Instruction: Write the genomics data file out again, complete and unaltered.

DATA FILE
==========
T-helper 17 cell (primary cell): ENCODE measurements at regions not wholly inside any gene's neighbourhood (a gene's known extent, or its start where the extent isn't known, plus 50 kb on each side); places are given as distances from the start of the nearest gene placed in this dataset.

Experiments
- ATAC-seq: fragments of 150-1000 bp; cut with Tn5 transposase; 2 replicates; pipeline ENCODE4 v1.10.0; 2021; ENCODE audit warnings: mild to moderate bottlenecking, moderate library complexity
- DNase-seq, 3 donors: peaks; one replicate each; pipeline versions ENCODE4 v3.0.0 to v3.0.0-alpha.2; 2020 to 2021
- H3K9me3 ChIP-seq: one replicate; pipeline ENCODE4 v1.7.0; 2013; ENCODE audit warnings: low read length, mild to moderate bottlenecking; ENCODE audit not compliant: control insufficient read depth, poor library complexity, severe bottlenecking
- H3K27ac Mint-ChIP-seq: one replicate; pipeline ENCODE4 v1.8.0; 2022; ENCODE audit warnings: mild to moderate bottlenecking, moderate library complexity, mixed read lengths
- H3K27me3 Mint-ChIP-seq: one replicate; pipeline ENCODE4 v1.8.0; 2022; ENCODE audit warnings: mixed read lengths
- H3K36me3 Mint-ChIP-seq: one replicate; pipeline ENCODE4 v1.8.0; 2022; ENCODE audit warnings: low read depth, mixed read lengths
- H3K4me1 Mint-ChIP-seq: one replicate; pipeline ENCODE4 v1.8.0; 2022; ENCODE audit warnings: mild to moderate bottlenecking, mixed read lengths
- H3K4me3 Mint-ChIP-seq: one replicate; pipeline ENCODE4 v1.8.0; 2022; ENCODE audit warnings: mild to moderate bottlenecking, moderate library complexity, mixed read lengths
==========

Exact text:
T-helper 17 cell (primary cell): ENCODE measurements at regions not wholly inside any gene's neighbourhood (a gene's known extent, or its start where the extent isn't known, plus 50 kb on each side); places are given as distances from the start of the nearest gene placed in this dataset.

Experiments
- ATAC-seq: fragments of 150-1000 bp; cut with Tn5 transposase; 2 replicates; pipeline ENCODE4 v1.10.0; 2021; ENCODE audit warnings: mild to moderate bottlenecking, moderate library complexity
- DNase-seq, 3 donors: peaks; one replicate each; pipeline versions ENCODE4 v3.0.0 to v3.0.0-alpha.2; 2020 to 2021
- H3K9me3 ChIP-seq: one replicate; pipeline ENCODE4 v1.7.0; 2013; ENCODE audit warnings: low read length, mild to moderate bottlenecking; ENCODE audit not compliant: control insufficient read depth, poor library complexity, severe bottlenecking
- H3K27ac Mint-ChIP-seq: one replicate; pipeline ENCODE4 v1.8.0; 2022; ENCODE audit warnings: mild to moderate bottlenecking, moderate library complexity, mixed read lengths
- H3K27me3 Mint-ChIP-seq: one replicate; pipeline ENCODE4 v1.8.0; 2022; ENCODE audit warnings: mixed read lengths
- H3K36me3 Mint-ChIP-seq: one replicate; pipeline ENCODE4 v1.8.0; 2022; ENCODE audit warnings: low read depth, mixed read lengths
- H3K4me1 Mint-ChIP-seq: one replicate; pipeline ENCODE4 v1.8.0; 2022; ENCODE audit warnings: mild to moderate bottlenecking, mixed read lengths
- H3K4me3 Mint-ChIP-seq: one replicate; pipeline ENCODE4 v1.8.0; 2022; ENCODE audit warnings: mild to moderate bottlenecking, moderate library complexity, mixed read lengths